I tore apart my IBM Intellistation M-Pro 6850 earlier last week. There was method to my madness, because I ripped out the two 1.7Ghz Xeon DP processors, and installed two 2.2Ghz Xeon DP processors as replacements. I then added four more RIMMs of 256mb 800/45 memory, for a grand total of 2.0Gb. I also put in my old ATI TV-Wonder PCI tuner card, to use as a DVR and video input device for editing. So far, so good, so it was time to turn the big black Monolith (Stanley Kubrick would probably agree) back on and watch the show:
No problem getting to the BIOS screen, so I enabled hyperthreading and let it reboot again. Voila'! XP Pro reported that it could make good use of the two hyperthreaded processors:
That's right, boys and girls, 4, count 'em, 4 each Xeon 2.2Ghz processors in the task manager! The bank consists of two hyperthreaded Xeon processors, so Windoze XP Pro sees 4 processors, two real and two virtual.
Now, you'll often hear that hyperthreading doesn't really offer an advantage for non-multithreaded apps. That's true, up to a point. If you have applications that hog a processor or do a lot of multi-tasking on your machine, multi-cpu and/or hyperthreaded processors offer a lot of extra headroom to allow those resource hogs to do their thing at 100% while shuffling background tasks to the additional processors. I learned that a long time ago with my first Tyan dual Pentium 166 running Windows NT 4.0 Workstation.
If you're like me and run multi-threaded stuff like Adobe Creative Suite, or most flavors of AutoCAD, you will definitely appreciate the extra horsepower. The same goes for the more popular applications that edit music and video - they can be quite computer intensive. So while my idea to use a PowerMac G4 for graphics and various media was a good one, my trials and tribulations with the platform simply pointed me into taking the easy route and loading more crunching power into my trusty monster of an IBM.
Just for giggles, I once again loaded BOINC and pointed it towards SETI@Home. This has been a type of benchmark I've always used to check the performance and durability of my various multi-CPU computers over the years. With the new processor and memory upgrades, each CPU can spit out one SETI Work Unit every 12 hours or so. That's not bleeding-edge fast compared to newer processors from Intel and AMD, but remember that little Task Manager graph I pictured earlier? This IBM Intellistation is relying on Symmetric Multi-Processing (SMP) to crank out 4 of those SETI Work Units every 12 hours, or 8 of them per day from just one computer. That ain't half bad.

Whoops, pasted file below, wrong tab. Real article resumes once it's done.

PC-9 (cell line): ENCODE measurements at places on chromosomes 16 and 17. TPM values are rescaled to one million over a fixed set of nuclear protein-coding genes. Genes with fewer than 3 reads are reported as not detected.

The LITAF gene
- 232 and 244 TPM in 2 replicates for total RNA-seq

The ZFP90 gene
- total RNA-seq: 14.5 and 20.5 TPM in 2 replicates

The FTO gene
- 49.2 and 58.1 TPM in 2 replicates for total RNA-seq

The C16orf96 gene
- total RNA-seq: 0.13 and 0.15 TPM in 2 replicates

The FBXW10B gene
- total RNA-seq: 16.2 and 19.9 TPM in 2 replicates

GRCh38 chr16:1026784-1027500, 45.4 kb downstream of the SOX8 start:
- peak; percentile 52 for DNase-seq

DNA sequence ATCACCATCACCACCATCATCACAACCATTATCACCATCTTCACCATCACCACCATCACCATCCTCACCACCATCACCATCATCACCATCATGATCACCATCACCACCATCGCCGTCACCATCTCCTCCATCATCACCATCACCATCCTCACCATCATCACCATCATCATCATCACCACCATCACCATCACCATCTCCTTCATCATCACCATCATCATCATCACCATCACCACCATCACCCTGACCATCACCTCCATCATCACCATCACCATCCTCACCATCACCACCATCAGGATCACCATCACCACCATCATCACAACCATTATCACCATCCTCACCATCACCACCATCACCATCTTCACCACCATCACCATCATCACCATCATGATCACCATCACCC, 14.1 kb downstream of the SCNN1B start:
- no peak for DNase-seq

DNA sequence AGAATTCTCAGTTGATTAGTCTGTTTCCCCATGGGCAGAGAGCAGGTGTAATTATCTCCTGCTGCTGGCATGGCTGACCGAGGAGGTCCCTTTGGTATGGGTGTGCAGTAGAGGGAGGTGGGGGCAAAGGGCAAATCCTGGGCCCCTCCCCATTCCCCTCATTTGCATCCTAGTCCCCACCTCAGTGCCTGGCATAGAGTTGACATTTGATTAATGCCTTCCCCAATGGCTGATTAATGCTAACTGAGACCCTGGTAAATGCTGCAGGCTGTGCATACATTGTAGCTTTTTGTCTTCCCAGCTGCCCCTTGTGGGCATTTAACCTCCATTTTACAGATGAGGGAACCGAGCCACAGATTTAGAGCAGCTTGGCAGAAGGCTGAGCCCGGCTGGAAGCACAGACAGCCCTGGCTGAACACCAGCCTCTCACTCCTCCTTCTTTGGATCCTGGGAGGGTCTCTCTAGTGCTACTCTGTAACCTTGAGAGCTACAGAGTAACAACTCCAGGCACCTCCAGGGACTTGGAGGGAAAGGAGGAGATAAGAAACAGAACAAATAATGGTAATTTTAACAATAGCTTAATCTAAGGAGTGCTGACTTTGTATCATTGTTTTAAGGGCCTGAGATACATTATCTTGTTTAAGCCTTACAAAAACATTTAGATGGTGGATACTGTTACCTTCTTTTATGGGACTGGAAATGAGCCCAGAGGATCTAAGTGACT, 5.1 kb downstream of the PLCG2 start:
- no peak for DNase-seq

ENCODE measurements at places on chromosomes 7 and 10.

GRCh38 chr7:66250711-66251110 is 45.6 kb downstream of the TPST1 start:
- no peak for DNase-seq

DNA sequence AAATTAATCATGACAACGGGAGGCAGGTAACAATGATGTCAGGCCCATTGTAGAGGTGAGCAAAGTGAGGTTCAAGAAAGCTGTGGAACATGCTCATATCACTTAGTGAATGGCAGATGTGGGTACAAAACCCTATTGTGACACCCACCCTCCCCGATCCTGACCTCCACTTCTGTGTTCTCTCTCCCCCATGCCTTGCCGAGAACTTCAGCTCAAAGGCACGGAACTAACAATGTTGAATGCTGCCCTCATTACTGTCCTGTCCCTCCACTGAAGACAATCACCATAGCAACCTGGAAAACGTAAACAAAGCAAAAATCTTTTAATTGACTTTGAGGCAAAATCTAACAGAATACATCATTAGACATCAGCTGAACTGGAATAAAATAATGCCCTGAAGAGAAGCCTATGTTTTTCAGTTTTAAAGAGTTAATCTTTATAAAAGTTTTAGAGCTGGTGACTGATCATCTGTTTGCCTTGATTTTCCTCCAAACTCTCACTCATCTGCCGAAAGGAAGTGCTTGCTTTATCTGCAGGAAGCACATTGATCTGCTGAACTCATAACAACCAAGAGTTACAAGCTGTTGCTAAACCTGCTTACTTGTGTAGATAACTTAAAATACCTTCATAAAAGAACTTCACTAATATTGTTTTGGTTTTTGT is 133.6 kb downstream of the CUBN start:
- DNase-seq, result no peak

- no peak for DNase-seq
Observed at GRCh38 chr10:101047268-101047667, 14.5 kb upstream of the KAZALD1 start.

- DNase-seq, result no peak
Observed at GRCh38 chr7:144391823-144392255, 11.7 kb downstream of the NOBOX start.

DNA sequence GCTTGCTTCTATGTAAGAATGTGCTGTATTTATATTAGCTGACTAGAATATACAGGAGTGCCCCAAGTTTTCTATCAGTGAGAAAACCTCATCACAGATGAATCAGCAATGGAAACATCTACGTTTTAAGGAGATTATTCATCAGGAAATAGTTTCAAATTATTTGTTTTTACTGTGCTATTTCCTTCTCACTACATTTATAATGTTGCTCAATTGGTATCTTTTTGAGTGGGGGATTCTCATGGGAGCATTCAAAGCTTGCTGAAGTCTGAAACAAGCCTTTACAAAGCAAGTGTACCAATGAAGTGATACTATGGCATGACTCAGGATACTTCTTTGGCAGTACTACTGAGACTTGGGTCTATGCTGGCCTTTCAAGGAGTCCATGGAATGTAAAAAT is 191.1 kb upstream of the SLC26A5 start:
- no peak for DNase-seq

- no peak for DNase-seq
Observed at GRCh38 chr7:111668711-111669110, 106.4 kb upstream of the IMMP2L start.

You're going to see a lot more of the multi-CPU, hyperthreaded, Core 2, Dual Core, Core-Duo , Quad Core whatever processor labels in the near future. Why? Moore's Law has started to fall by the wayside as engineers struggle to shrink die sizes and cram more (Moore?) transistor junctions into a given square centimeter of silicon wafer. Barring any revolutionary breakthroughs in photolithography technology, processor speed has leveled off, pretty much reaching a plateau at the 65 nanometer circuit mask size. Efforts are underway to bring that down to 30 nanometers, but for now, CPU speeds have hit a speed bump near the 4 Ghz mark.
Nor does the clock speed of a processor really tell the whole story of how fast a given CPU will perform tasks. Cache and motherboard memory speed (in the x86 world, at least) usually lag behind the processor's internal speed, so the core is waiting precious clock cycles to retrieve data from cache and motherboard memory. Hyperthreading was a neat trick that made use of the core's down time waiting for external data to go ahead and process a second thread, timing things so that both threads wouldn't ostensibly interfere with each other as they hit the cache. As I mentioned before, having a second CPU on either the chip or the motherboard also allows multithreaded apps to keep crunching efficiently, or at least give some extra headroom to the first processor's task so it can run at 100%.
Since processor, cache, and memory speed have hit a temporary roadblock, Intel and AMD have thrown their eggs into the SMP basket, offering dual-core and quad-core CPUs to the general public, vs. being the exclusive domain of high-end workstations and servers. It would certainly be a bit of overkill, but could you imagine somebody buying a dual processor quad-core system with Hyperthreading enabled, just to browse the Web and send e-mails? Of course, they'd have to run Windows 2003 Server, the Vista equivalent, or a Linux distribution to make use of the mix of 16 real and virtual processors, but my goodness!
As a footnote, my wife, who has the same type of IBM workstation of her own, has been using my machine a bit more lately, and is quite vocal about how zippy it runs. It appears I will have to duplicate the CPU/memory upgrade for her as well. I guess that's only fair.